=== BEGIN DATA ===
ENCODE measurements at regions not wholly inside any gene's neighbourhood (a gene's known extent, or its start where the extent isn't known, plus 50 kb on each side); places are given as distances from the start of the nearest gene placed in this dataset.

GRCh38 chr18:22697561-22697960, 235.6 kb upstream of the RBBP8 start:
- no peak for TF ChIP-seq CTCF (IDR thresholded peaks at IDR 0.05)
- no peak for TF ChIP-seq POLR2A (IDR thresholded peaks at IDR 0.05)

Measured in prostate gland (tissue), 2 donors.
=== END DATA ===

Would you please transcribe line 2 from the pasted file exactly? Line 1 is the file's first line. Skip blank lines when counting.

GRCh38 chr18:22697561-22697960, 235.6 kb upstream of the RBBP8 start: